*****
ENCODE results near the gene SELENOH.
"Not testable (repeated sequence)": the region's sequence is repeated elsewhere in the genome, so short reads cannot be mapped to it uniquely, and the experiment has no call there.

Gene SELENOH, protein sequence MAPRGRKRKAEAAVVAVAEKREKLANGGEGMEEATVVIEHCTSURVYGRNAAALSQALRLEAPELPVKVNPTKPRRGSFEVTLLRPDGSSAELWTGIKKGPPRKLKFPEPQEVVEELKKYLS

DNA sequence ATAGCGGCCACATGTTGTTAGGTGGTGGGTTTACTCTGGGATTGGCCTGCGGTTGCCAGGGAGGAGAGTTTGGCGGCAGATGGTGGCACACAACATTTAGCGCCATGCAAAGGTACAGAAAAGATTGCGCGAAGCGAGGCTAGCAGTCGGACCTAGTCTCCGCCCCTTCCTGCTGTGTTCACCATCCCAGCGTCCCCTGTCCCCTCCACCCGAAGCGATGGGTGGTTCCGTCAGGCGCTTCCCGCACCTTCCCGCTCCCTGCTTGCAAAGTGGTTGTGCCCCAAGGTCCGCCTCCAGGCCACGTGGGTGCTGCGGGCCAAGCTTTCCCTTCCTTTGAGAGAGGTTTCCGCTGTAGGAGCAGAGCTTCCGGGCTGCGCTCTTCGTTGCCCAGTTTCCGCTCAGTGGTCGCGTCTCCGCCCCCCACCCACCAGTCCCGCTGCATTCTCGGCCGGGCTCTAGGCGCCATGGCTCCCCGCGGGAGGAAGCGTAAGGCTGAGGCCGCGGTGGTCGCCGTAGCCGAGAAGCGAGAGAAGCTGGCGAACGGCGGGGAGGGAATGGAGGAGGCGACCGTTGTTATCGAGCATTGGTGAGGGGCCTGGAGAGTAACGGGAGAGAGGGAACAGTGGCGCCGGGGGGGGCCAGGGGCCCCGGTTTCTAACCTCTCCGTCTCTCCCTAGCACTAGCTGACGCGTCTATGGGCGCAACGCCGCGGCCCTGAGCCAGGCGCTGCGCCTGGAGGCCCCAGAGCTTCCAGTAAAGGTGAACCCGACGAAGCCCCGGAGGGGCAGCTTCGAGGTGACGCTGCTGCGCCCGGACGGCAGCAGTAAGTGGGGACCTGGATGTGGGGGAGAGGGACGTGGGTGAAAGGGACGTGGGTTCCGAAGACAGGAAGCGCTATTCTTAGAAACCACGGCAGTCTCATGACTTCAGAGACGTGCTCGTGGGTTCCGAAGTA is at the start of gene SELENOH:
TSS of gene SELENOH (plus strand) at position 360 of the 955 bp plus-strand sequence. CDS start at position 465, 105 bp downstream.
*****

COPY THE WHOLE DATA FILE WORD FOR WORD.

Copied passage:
ENCODE results near the gene SELENOH.
"Not testable (repeated sequence)": the region's sequence is repeated elsewhere in the genome, so short reads cannot be mapped to it uniquely, and the experiment has no call there.

Gene SELENOH, protein sequence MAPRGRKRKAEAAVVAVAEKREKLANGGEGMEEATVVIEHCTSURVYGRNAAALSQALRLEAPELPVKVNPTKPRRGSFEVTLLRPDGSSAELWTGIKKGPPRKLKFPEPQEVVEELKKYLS

DNA sequence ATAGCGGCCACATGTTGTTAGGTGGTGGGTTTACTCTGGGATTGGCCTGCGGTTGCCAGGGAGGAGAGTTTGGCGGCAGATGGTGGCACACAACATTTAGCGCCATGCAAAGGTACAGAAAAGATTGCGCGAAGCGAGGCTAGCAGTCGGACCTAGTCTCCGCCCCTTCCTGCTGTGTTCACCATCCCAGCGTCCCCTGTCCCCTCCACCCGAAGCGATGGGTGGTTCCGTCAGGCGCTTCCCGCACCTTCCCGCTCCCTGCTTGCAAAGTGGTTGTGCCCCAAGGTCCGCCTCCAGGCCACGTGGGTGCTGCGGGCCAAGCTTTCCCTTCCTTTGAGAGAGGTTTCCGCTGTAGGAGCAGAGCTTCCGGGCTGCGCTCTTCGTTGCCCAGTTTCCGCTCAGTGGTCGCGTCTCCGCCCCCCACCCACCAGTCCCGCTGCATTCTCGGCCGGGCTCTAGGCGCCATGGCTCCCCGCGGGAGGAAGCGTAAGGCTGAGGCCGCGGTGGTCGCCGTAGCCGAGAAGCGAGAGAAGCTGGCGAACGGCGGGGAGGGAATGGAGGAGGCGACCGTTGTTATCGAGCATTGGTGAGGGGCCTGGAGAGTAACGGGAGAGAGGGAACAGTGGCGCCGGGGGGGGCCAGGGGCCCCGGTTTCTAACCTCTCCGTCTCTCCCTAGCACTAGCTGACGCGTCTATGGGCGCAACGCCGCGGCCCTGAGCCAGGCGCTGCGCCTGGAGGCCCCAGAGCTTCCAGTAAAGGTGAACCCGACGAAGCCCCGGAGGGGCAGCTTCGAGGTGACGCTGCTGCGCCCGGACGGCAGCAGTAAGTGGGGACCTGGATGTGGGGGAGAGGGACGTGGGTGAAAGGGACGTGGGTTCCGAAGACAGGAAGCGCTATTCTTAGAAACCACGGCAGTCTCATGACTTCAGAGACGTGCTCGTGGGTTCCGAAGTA is at the start of gene SELENOH:
TSS of gene SELENOH (plus strand) at position 360 of the 955 bp plus-strand sequence. CDS start at position 465, 105 bp downstream.